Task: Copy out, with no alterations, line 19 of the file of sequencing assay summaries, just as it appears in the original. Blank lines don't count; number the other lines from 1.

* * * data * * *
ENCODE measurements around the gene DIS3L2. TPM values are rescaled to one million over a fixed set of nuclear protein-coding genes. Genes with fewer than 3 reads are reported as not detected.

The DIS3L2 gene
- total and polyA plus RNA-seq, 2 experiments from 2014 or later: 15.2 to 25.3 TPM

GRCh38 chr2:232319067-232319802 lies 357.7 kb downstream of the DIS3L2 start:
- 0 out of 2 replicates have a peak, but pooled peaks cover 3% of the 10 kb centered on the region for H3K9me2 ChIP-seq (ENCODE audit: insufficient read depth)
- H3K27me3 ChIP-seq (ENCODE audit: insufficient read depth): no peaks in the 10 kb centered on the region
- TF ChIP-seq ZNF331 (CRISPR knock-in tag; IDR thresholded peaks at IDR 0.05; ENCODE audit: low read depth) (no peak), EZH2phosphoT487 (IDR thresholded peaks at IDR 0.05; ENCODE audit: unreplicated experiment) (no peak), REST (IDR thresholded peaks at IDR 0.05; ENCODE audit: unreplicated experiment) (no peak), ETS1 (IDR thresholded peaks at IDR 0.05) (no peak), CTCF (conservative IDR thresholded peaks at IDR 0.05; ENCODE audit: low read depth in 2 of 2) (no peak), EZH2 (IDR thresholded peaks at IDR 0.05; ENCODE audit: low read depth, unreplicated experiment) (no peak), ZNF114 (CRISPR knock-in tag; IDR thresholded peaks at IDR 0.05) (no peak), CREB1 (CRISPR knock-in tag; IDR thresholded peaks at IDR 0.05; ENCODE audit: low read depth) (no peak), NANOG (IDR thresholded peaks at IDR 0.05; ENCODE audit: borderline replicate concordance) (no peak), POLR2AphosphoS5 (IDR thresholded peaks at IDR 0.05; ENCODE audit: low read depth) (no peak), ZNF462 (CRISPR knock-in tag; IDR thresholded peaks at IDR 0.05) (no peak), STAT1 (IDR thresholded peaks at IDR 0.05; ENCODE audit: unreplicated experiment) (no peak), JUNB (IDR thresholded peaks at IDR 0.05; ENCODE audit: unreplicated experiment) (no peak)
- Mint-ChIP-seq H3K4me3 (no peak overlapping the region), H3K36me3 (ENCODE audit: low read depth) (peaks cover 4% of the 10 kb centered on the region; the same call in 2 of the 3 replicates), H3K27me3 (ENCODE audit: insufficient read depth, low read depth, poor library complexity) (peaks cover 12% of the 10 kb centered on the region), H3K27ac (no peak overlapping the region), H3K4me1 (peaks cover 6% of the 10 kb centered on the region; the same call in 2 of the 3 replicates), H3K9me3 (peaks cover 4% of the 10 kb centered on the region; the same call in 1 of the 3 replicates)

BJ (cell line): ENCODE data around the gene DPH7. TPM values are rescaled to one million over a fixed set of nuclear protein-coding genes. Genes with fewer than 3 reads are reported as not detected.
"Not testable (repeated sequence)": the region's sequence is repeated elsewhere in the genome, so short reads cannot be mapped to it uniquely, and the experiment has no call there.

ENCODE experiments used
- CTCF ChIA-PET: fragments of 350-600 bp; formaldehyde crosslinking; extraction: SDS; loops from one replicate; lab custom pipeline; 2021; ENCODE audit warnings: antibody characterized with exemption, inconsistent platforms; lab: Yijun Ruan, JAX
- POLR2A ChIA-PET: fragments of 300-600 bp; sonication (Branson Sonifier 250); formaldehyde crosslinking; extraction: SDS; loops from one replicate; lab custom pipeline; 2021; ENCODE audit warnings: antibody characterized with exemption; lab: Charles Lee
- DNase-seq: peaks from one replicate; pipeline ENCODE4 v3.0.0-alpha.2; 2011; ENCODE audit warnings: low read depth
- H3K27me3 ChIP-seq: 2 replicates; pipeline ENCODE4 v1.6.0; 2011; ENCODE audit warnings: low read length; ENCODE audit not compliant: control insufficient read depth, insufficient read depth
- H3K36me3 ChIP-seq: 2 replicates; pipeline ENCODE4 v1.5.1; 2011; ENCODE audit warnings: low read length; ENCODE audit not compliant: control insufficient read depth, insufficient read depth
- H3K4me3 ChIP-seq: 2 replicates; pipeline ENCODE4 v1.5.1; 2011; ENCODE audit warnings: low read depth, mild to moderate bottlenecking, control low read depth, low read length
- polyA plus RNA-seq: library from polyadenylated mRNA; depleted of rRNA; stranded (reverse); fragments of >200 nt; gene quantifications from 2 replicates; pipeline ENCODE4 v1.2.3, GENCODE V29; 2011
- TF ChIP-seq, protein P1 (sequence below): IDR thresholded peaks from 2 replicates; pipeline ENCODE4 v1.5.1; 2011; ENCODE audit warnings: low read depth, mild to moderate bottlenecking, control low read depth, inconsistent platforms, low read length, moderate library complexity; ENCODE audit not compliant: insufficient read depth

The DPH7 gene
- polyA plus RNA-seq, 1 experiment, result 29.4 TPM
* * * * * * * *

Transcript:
- TF ChIP-seq, protein P1 (sequence below): IDR thresholded peaks from 2 replicates; pipeline ENCODE4 v1.5.1; 2011; ENCODE audit warnings: low read depth, mild to moderate bottlenecking, control low read depth, inconsistent platforms, low read length, moderate library complexity; ENCODE audit not compliant: insufficient read depth